UNDERSTANDING YOUR CHARGE
In order to convict you, the prosecution will have to prove, under section 53 of the Highway Traffic Act that:
(1) your driver's license was suspended;
(2) that while it suspended, you were driving (see R v. Charles (2017)).
According to R v. Montgomery (2006), driving while under suspension is a strict liability offence. This means that the prosecution does not have to prove that you knew that you were under suspension. Nonetheless, the prosecution often does attempt to prove this at trial, referring to section 52(2) of the Highway Traffic Act.
Licenses can be suspended because of an accumulation of demerit points or because you failed to pay a fine.
Given the seriousness of driving under suspension, if you are able to prove that you reasonably did not believe your driver's license was suspended at the time you were caught (i.e. you were not served), you may have a potential defence. You will have to assert that you exercised due diligence – i.e., that you were not negligent in relation to finding out whether your licence was under suspension. Evidence that you did not receive a Notice of Suspension mailed by the Registrar of Motor Vehicles would be vital to your defence if you did not receive notification. However, this is a very rare occurrence.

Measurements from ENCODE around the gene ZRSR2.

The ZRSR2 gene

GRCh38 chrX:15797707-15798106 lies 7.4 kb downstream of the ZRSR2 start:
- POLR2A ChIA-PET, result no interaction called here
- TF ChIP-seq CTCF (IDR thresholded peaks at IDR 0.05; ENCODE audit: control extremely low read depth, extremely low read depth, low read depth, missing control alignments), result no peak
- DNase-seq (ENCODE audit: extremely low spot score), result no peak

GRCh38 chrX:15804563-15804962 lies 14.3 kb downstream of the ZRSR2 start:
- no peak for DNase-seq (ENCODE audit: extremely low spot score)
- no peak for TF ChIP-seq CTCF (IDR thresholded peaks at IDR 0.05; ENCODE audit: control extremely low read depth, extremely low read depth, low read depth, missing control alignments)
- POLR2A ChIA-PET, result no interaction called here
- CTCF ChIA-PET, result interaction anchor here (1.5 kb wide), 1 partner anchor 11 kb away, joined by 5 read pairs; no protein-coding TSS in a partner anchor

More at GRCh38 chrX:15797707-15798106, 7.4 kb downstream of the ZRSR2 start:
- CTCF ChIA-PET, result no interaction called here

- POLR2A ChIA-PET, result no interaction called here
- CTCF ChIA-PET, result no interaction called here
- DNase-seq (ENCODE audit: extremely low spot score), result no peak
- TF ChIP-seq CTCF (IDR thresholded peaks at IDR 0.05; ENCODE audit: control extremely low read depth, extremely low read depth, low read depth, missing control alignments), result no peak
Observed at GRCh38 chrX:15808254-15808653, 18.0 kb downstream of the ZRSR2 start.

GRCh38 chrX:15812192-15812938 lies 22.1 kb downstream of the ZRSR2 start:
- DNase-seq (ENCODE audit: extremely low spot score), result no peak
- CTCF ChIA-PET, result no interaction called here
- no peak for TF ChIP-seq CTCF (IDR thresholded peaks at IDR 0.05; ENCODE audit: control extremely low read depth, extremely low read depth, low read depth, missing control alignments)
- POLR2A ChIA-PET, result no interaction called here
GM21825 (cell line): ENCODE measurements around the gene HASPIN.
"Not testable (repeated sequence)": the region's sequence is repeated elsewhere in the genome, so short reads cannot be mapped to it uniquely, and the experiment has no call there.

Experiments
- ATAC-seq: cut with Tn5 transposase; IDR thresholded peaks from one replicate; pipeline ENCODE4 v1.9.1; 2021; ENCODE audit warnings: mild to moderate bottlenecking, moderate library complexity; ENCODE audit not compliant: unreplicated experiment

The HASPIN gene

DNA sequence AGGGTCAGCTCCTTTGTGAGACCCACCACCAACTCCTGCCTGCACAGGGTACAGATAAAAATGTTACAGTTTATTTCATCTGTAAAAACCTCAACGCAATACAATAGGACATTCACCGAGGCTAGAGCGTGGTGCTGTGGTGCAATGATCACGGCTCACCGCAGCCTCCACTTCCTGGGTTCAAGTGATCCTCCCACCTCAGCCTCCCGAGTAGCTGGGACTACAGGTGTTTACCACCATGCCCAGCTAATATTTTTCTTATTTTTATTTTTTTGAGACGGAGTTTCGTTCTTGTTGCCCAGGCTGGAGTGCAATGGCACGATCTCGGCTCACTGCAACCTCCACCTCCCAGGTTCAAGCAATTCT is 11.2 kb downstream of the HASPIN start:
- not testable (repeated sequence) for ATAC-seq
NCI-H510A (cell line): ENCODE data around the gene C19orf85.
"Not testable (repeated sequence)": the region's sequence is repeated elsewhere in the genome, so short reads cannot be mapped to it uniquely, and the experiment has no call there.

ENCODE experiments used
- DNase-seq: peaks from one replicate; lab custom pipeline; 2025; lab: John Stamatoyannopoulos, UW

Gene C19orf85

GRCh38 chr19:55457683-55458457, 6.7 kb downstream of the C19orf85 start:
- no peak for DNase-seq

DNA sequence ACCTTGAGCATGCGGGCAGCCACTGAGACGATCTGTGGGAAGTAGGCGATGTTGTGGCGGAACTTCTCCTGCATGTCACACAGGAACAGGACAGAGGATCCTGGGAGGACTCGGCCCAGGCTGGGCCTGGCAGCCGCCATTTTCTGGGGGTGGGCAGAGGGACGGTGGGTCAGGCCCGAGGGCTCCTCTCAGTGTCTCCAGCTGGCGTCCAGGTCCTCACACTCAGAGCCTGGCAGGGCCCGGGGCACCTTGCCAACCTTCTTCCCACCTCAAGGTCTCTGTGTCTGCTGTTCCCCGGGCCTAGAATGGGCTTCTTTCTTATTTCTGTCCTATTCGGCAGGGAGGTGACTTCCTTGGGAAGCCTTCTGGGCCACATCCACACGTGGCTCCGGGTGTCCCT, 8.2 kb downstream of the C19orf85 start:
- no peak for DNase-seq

A Justice of the Peace more than likely will assess whether you were negligent in your obligations to make yourself aware of the possibility of a suspension. For example, as stated in R v. Charles (2017), a Justice can reject your evidence if having received a ticket you had not picked up your mail, you had not opened or read your mail, you did not provide a forwarding address or you moved and had not updated your information with the Ministry.
Given the severity of the charge, you should consider a plea deal, or consulting with a paralegal.